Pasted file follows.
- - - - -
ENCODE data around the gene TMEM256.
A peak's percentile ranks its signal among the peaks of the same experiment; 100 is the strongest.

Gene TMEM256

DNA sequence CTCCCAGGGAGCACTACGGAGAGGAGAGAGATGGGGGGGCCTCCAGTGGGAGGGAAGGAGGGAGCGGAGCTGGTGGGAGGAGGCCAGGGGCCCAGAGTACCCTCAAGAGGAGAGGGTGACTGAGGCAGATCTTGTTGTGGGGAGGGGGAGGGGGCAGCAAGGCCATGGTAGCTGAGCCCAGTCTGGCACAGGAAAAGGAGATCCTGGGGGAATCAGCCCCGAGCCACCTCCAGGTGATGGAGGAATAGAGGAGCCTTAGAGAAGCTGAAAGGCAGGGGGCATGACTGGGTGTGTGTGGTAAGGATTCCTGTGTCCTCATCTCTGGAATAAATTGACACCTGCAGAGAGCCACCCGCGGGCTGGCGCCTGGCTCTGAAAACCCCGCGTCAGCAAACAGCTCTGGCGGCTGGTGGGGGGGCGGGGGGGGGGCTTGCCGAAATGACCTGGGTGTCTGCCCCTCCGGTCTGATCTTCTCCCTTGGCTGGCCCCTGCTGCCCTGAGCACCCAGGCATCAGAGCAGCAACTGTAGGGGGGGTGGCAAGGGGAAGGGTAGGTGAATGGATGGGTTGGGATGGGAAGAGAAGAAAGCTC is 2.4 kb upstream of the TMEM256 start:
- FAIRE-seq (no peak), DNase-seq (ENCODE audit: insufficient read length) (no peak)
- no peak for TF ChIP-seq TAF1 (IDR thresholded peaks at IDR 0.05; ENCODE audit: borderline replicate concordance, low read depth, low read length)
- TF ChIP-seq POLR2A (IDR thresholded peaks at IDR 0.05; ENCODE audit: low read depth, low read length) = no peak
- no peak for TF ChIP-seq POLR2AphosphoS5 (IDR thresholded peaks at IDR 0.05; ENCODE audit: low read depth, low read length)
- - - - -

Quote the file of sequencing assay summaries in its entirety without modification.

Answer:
ENCODE data around the gene TMEM256.
A peak's percentile ranks its signal among the peaks of the same experiment; 100 is the strongest.

Gene TMEM256

DNA sequence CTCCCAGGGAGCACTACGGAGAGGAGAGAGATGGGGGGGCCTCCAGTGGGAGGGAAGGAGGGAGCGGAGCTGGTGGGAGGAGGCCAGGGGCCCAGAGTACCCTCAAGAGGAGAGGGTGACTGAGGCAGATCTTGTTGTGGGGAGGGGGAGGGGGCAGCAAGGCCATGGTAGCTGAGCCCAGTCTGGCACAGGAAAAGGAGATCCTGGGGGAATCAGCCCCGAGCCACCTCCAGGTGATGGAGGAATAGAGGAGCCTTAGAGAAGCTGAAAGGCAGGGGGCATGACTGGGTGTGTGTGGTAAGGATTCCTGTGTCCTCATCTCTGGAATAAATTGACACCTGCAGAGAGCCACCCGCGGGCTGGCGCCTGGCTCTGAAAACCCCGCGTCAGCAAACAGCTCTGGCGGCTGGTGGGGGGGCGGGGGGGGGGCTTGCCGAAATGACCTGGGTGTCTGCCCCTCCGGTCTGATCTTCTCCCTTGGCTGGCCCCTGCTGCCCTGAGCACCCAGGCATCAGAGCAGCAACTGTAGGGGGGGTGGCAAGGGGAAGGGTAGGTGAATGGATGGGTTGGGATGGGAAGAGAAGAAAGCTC is 2.4 kb upstream of the TMEM256 start:
- FAIRE-seq (no peak), DNase-seq (ENCODE audit: insufficient read length) (no peak)
- no peak for TF ChIP-seq TAF1 (IDR thresholded peaks at IDR 0.05; ENCODE audit: borderline replicate concordance, low read depth, low read length)
- TF ChIP-seq POLR2A (IDR thresholded peaks at IDR 0.05; ENCODE audit: low read depth, low read length) = no peak
- no peak for TF ChIP-seq POLR2AphosphoS5 (IDR thresholded peaks at IDR 0.05; ENCODE audit: low read depth, low read length)